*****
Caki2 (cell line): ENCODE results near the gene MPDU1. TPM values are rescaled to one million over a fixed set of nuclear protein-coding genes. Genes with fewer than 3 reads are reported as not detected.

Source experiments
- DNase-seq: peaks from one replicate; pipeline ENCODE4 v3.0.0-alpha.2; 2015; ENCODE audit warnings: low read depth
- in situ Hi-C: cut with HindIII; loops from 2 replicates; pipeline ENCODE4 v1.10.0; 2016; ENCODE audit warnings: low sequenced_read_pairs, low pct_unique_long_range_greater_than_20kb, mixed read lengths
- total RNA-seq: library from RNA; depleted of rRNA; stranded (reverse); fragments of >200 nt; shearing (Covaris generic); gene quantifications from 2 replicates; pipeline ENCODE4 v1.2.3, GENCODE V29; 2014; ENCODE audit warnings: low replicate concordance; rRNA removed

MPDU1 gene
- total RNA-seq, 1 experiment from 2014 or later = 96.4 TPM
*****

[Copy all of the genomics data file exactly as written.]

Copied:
Caki2 (cell line): ENCODE results near the gene MPDU1. TPM values are rescaled to one million over a fixed set of nuclear protein-coding genes. Genes with fewer than 3 reads are reported as not detected.

Source experiments
- DNase-seq: peaks from one replicate; pipeline ENCODE4 v3.0.0-alpha.2; 2015; ENCODE audit warnings: low read depth
- in situ Hi-C: cut with HindIII; loops from 2 replicates; pipeline ENCODE4 v1.10.0; 2016; ENCODE audit warnings: low sequenced_read_pairs, low pct_unique_long_range_greater_than_20kb, mixed read lengths
- total RNA-seq: library from RNA; depleted of rRNA; stranded (reverse); fragments of >200 nt; shearing (Covaris generic); gene quantifications from 2 replicates; pipeline ENCODE4 v1.2.3, GENCODE V29; 2014; ENCODE audit warnings: low replicate concordance; rRNA removed

MPDU1 gene
- total RNA-seq, 1 experiment from 2014 or later = 96.4 TPM